Sucrose for Analgesia! No one likes to see any one in pain – let alone little babies. Did you know ‘Infants hospitalized in the Neonatal Intensive Care Unit (NICU) undergo frequent painful tissue-breaking procedures for diagnostic and therapeutic purposes. Epidemiological research from audits in NICUs in high-income countries estimates that neonates undergo an average of four to 16 painful exposures per day.”
A recent Cochrane Intervention Review ( the abstract is enclosed ) investigated how well sucrose works relieving pain in newborn babies who are ‘undergoing painful procedures (e.g. an injection, or heel lance, or insertion of a needle to obtain a blood sample (venipuncture), or eye examinations).
The babies’ pain responses (e.g. crying, grimacing) were assessed by scoring systems for pain used by health care professionals to measure the pain that babies are experiencing. In addition, they reviewed the level of pain relief related to the dose of sucrose, and the method of delivery (e.g. as a solution squirted into the mouth, or on a pacifier (also called a soother or dummy), and whether there are any safety concerns about using sucrose to relieve pain.’
The reviewers concluded in part the following:
Sucrose is effective for reducing procedural pain from single events such as heel lance, venipuncture and intramuscular injection in both preterm and term infants. No serious side effects or harms have been documented with this intervention.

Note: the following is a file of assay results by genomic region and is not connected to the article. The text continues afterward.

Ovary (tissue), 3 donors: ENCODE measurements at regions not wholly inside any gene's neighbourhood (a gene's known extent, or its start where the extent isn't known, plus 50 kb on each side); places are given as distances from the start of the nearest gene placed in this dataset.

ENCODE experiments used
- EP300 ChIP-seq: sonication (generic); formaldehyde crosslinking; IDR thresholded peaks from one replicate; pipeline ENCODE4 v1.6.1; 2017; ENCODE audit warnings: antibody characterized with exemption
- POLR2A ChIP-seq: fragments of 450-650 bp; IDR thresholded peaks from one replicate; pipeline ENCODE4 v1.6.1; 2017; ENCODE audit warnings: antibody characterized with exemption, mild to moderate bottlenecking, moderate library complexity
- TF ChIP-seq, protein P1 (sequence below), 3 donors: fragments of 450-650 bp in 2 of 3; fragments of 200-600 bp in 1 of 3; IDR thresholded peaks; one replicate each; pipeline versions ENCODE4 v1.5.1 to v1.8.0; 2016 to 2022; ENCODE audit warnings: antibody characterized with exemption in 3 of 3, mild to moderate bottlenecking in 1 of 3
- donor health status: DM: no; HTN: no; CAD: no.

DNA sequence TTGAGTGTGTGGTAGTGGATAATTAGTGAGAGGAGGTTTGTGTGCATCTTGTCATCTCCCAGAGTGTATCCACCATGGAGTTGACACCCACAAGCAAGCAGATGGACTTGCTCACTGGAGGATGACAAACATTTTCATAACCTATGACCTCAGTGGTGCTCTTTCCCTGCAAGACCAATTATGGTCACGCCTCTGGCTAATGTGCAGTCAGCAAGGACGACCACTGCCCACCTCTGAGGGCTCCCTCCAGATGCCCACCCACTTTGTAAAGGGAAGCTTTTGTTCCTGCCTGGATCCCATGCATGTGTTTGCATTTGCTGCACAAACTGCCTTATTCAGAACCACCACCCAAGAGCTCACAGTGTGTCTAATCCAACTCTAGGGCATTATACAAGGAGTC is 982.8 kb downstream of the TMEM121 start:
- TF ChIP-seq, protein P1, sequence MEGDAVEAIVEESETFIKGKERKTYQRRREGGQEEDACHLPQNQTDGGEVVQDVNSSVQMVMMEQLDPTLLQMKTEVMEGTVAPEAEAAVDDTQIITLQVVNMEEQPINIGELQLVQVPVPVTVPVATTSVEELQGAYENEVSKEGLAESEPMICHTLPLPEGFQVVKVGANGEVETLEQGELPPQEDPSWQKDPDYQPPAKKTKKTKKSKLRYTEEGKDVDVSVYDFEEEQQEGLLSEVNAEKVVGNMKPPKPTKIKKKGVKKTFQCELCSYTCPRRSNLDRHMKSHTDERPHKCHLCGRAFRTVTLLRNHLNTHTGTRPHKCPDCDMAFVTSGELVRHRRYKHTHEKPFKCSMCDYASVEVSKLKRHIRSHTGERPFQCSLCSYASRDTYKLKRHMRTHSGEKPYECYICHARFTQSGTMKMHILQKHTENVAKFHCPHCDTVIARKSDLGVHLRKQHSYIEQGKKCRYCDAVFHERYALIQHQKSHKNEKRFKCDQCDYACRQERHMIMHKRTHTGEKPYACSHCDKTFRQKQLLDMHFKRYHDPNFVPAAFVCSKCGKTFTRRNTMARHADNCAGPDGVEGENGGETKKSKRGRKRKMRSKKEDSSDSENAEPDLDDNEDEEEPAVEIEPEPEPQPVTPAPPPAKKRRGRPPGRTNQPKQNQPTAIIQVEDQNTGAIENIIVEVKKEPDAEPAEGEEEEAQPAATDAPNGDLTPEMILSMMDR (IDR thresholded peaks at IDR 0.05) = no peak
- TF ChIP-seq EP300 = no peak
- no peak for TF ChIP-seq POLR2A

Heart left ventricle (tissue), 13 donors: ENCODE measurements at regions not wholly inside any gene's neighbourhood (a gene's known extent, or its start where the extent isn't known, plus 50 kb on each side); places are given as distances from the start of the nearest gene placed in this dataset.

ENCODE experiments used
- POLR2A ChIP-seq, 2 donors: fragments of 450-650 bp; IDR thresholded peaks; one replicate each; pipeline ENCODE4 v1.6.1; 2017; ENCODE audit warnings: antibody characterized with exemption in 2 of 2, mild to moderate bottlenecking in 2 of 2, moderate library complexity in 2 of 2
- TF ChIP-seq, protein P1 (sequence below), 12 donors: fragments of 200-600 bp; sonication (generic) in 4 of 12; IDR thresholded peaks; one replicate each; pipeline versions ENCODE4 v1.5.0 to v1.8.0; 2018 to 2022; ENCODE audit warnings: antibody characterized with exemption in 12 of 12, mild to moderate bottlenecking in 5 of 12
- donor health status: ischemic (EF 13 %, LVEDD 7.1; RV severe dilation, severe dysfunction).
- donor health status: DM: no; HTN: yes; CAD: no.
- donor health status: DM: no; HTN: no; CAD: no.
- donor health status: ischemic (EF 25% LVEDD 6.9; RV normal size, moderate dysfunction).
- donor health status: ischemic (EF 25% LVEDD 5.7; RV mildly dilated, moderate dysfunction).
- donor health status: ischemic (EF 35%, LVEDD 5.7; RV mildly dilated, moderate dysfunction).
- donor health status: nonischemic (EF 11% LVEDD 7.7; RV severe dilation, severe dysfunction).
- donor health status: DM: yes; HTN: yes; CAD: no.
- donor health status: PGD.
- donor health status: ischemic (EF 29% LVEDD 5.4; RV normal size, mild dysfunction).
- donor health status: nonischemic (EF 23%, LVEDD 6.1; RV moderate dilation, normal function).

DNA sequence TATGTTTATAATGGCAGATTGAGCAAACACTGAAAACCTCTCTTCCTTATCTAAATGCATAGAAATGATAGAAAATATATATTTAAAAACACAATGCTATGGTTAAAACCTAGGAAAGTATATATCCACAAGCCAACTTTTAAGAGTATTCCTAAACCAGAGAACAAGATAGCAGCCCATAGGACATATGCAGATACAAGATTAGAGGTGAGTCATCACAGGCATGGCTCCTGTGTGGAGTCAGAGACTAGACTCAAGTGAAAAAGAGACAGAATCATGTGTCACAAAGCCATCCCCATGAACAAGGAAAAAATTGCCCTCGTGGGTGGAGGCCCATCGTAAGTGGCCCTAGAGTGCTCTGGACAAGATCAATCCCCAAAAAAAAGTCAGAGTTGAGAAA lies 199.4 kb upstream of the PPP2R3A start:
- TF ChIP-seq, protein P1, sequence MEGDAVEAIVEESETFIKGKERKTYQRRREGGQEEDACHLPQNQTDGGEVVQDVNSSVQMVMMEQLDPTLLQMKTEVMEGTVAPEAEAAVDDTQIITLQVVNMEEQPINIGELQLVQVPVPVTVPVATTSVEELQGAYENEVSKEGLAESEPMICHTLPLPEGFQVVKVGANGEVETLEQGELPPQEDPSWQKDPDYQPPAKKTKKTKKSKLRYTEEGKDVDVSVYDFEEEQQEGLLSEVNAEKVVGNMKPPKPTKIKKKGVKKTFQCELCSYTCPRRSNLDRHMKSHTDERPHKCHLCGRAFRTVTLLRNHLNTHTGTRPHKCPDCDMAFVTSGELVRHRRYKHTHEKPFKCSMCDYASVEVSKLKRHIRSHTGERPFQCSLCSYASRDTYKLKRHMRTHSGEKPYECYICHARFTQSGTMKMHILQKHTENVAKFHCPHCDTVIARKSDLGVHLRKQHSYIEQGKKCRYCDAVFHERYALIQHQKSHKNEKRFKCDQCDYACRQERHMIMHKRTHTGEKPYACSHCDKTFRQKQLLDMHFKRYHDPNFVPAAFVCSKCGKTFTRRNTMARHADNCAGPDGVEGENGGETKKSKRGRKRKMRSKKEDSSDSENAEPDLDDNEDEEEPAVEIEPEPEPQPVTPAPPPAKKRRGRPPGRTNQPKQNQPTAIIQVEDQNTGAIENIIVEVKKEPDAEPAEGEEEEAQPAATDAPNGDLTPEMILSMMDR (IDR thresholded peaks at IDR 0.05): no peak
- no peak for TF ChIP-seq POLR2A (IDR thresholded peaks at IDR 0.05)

We could not identify an optimal dose due to inconsistency in effective sucrose dosage among studies. Further investigation of repeated administration of sucrose in neonates is needed. There is some moderate-quality evidence that sucrose in combination with other non-pharmacological interventions such as non-nutritive sucking is more effective than sucrose alone, but more research of this and sucrose in combination with pharmacological interventions is needed.
Sucrose use in extremely preterm, unstable, ventilated (or a combination of these) neonates needs to be addressed.
Additional research is needed to determine the minimally effective dose of sucrose during a single painful procedure and the effect of repeated sucrose administration on immediate (pain intensity) and long-term (neurodevelopmental) outcomes.
The full report can be accessed here>>
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